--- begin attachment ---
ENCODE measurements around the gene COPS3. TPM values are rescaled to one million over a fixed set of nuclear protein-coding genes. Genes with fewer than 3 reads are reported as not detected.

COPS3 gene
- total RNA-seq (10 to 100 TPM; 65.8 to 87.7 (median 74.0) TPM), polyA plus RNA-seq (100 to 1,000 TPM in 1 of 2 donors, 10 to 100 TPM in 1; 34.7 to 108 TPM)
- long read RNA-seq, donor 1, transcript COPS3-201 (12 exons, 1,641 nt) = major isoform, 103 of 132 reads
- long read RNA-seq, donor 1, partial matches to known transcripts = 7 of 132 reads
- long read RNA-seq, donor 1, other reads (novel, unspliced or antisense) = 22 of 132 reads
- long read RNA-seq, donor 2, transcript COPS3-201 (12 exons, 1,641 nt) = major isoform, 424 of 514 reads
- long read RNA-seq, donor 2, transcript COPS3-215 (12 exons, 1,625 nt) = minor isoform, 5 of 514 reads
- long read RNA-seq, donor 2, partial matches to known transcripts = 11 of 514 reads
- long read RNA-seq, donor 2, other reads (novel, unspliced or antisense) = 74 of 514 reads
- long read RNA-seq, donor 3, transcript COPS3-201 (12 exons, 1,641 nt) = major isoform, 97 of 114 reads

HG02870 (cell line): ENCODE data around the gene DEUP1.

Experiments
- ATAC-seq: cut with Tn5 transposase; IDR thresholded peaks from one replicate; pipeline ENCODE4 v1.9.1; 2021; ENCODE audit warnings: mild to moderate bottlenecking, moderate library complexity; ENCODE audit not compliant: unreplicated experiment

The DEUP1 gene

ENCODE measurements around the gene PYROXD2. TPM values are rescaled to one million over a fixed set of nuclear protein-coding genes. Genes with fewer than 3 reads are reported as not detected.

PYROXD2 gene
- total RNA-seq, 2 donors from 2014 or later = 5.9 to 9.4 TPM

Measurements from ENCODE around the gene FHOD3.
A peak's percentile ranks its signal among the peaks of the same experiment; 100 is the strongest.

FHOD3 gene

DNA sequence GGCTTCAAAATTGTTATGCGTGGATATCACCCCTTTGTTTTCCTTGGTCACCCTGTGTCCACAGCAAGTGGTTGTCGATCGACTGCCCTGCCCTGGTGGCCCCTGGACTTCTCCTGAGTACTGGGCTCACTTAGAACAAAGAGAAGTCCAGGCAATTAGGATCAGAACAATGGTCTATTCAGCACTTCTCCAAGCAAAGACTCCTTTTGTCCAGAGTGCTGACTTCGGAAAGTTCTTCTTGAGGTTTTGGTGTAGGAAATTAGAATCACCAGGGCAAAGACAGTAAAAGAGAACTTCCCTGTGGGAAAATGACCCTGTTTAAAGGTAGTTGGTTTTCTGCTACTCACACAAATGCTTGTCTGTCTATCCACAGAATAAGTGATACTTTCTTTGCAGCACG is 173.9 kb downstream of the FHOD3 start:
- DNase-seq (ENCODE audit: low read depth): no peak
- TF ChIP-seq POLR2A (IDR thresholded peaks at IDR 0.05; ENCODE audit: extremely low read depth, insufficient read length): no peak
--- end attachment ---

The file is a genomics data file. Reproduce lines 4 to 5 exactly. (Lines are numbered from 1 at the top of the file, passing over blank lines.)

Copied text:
- long read RNA-seq, donor 1, transcript COPS3-201 (12 exons, 1,641 nt) = major isoform, 103 of 132 reads
- long read RNA-seq, donor 1, partial matches to known transcripts = 7 of 132 reads